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UW partners with WSU and TCC to lead survey on Washington food security during pandemic

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UW partners with WSU and TCC to lead survey on Washington food security during pandemic

A vendor shields themselves from customers through a sheet of plastic at the University District Farmers Market in April.

Researchers from UW, WSU, and Tacoma Community College have created an ongoing survey to evaluate how the COVID-19 outbreak has affected economic and food security among Washington residents. 

The severity of the pandemic has presented a strain on food access across the nation as more shutdowns give rise to unemployment and financial instability. Before the outbreak, data from the U.S. Department of Agriculture in 2016–2018 estimated that 10.3% of the Washington state population had low or very low food security, nearly on par with national averages of 11.7%. 

During the pandemic, the U.S. Census Bureau and five federal agencies conducted the Pulse national survey to sample residents across the country. Data collection for the Pulse Survey began April 23 and collected information for 90 days, with the results to be released on a weekly basis, and asked individuals about their employment standings, access to healthcare, spending behaviors, food and housing security, physical and mental health, and educational disruptions. 

According to these findings, food insecurity rates rose to 18.6% in Washington state alone during the pandemic.

For Washington state, UW’s survey further expands on these areas of concern with additional topics like diet quality, changes in food spending, and more. 

“We are targeting low-income populations, in particular: those most impacted by the COVID-19 shutdowns are newly unemployed or underemployed, and experiencing trouble accessing food,” Dr. Chelsea Rose, one of the research coordinators of the survey, said. “The goal was to examine whether certain demographics or industries have been hit harder by the pandemic.”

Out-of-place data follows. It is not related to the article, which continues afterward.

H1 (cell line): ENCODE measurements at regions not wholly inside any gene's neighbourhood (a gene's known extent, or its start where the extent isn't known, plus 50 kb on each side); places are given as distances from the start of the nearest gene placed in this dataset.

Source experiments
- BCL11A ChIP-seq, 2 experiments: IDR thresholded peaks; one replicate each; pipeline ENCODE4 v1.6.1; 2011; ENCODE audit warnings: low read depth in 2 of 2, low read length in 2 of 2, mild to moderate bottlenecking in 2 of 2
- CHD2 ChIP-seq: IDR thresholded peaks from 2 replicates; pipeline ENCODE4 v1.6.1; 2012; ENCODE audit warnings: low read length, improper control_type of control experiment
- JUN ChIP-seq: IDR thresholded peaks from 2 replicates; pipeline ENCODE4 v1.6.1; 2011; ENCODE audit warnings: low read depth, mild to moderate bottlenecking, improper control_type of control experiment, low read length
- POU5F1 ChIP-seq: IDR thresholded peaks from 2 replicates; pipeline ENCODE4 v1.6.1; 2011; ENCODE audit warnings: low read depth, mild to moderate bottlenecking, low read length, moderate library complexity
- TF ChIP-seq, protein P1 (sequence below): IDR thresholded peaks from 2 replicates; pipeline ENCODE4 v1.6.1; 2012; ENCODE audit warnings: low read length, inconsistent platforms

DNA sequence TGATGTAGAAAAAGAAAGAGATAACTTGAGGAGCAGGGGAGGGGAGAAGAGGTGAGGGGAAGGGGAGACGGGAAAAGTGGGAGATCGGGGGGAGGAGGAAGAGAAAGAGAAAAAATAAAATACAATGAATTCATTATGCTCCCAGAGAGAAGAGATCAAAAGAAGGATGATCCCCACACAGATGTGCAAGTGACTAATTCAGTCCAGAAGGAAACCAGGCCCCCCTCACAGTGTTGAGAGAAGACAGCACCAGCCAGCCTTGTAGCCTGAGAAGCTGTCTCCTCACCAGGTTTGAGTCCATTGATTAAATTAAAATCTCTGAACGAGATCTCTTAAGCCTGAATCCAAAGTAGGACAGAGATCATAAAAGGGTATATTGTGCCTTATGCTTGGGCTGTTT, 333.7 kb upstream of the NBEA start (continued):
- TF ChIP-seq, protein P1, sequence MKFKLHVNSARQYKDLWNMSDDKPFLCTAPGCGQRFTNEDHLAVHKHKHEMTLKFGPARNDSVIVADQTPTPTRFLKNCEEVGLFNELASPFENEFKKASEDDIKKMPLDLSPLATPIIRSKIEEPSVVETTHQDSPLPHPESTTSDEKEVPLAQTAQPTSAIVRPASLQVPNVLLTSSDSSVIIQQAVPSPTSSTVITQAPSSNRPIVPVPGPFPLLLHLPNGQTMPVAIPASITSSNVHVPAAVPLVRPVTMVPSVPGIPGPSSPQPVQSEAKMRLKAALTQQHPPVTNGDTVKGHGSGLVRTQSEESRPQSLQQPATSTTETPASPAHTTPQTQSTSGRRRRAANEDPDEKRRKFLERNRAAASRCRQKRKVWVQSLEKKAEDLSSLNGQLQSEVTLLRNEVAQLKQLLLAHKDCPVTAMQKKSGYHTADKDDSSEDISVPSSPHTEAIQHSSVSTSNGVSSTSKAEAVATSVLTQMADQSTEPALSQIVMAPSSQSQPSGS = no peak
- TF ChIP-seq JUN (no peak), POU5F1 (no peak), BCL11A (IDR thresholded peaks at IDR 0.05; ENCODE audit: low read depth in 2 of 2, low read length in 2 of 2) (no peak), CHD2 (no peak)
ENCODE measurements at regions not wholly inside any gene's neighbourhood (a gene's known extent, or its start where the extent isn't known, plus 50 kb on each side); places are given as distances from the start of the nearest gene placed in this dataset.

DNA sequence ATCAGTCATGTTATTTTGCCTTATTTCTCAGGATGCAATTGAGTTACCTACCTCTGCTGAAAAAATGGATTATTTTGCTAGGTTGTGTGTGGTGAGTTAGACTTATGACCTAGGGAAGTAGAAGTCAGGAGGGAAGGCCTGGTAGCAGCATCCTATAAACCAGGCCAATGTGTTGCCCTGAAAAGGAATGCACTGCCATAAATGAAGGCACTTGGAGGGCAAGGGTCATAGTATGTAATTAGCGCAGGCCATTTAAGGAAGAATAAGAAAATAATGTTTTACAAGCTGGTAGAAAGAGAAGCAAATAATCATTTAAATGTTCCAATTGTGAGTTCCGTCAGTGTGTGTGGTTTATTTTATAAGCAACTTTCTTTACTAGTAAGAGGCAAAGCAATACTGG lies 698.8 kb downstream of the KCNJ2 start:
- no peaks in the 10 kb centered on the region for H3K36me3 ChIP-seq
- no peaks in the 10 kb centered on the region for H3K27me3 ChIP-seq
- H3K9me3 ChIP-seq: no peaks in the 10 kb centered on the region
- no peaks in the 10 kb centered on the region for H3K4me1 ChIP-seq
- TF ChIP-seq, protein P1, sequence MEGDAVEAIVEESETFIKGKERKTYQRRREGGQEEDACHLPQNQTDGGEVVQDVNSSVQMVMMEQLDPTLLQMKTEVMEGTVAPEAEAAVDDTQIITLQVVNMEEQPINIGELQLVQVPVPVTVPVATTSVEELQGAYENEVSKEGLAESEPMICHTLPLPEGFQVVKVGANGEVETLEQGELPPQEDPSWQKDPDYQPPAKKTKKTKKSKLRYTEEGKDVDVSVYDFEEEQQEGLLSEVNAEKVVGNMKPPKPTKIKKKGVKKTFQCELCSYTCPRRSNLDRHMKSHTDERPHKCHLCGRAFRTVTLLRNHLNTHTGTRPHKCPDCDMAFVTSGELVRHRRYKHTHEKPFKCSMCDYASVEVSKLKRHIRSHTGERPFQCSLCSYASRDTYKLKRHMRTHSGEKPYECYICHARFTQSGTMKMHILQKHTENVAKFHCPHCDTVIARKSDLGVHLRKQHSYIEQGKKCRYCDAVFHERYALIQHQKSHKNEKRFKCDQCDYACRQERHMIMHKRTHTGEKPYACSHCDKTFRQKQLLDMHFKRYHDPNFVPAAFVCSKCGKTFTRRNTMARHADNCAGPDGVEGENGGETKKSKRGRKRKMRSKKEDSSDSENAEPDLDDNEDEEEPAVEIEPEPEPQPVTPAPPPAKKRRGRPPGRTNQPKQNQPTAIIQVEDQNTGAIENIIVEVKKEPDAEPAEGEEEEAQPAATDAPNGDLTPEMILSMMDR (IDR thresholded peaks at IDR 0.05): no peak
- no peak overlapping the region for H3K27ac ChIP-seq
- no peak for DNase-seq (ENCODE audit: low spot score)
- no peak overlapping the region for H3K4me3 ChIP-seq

As the pandemic unfolds, data on individual welfare becomes crucial in supporting local, state, and national operations. Rose emphasized the importance of measuring individual-level data for informed decisions regarding Washington state relief, saying that “local, state, and federal measures to mitigate the dietary and health consequences of COVID-19 have little individual-level data to inform their decision-making.” 

“The information gathered by this survey seeks to provide insights to WA State agencies trying to respond to rapid-scale alterations in the food system and in food demand to ultimately inform WA State relief efforts, especially in regard to those populations hardest hit by the pandemic,” Rose said.

Health figures from the UW’s department of epidemiology and department of environment and occupational health sciences, WSU’s department of community and economic development, and TCC’s division of health, business, and professional services have contributed to the creation and delivery of the online survey. 

The survey will remain open for Washington residents until July 31. On average, it takes 20–30 minutes to complete. The survey asks brief questions related to changes in one’s health, food shopping behaviors, and economic needs.  

The online survey is available in Spanish, broadening accessibility for Spanish-speaking populations in Washington.

Reach reporter Kenny Ly at news@dailyuw.com. Twitter: @ken12318323

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